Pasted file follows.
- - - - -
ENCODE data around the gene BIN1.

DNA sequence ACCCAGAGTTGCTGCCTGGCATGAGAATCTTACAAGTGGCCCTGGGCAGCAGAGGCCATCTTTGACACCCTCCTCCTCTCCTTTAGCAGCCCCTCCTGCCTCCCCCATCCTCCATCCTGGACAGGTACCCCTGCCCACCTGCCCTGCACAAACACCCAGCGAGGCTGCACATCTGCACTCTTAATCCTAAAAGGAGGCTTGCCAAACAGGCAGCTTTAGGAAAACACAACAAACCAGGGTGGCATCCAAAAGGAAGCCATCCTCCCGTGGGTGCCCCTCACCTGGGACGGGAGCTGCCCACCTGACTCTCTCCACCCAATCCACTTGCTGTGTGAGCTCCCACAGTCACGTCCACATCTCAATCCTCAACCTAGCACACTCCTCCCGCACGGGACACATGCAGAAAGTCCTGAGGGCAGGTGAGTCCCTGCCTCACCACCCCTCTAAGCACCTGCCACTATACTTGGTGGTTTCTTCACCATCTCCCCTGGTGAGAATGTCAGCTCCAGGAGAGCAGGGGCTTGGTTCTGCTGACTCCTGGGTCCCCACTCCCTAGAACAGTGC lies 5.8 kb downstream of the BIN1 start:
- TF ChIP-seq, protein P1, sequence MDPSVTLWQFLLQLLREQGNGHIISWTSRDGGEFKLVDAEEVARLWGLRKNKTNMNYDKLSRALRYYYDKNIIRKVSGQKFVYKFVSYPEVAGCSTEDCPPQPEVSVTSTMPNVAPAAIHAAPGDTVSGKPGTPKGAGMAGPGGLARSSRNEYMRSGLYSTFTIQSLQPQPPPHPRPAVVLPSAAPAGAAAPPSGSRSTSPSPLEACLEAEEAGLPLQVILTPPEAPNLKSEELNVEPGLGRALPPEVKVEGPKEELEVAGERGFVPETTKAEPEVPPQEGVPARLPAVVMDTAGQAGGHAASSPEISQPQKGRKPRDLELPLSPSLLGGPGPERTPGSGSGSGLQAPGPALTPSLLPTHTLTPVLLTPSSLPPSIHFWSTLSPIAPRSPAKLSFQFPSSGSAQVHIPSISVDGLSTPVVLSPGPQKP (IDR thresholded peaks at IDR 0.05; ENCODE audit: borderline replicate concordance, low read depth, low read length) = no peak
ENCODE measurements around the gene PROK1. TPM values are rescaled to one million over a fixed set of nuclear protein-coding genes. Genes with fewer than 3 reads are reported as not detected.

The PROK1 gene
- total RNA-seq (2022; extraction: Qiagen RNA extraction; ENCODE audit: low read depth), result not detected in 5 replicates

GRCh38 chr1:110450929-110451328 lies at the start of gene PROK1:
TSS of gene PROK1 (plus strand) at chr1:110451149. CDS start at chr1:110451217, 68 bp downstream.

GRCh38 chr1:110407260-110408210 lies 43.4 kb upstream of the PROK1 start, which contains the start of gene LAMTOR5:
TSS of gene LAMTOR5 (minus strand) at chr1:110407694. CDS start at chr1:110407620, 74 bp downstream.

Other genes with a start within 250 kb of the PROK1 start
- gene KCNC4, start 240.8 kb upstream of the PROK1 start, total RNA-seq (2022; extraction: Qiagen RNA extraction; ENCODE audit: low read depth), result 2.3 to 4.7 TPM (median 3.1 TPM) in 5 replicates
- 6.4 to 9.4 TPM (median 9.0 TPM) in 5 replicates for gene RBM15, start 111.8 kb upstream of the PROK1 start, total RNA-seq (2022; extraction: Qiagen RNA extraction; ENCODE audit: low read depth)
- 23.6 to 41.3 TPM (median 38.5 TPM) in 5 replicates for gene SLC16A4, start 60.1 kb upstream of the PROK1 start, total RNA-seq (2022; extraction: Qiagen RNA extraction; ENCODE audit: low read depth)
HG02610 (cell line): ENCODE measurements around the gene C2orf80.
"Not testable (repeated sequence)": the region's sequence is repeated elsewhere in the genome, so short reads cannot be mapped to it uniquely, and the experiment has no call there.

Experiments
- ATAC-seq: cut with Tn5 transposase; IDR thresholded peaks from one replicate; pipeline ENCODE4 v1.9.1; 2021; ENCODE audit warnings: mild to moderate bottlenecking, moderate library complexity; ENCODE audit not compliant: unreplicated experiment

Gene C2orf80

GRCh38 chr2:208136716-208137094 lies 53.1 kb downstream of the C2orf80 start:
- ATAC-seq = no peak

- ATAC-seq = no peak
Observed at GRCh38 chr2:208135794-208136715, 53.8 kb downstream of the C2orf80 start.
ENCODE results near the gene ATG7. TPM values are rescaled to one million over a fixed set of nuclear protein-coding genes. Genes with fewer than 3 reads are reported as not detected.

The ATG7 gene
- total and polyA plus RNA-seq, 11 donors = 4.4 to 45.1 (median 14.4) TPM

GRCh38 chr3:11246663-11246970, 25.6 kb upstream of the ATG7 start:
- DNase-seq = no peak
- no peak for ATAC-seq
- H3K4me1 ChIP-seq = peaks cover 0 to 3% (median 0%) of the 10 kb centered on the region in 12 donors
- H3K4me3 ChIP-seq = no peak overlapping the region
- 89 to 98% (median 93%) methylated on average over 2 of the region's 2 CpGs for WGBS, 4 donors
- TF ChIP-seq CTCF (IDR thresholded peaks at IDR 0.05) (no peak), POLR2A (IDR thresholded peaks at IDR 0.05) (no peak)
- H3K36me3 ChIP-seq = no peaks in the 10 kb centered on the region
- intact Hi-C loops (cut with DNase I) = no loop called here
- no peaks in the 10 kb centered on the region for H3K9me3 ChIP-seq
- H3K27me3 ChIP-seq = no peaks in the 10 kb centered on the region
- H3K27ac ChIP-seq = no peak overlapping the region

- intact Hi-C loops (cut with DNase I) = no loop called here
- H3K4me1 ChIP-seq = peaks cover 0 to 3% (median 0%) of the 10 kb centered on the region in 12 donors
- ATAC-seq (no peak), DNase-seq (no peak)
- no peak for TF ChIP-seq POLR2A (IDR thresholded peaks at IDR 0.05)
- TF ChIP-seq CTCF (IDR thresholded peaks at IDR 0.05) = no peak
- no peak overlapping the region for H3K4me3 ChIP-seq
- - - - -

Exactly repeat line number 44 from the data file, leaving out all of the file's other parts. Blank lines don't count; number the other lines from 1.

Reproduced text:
- no peak overlapping the region for H3K4me3 ChIP-seq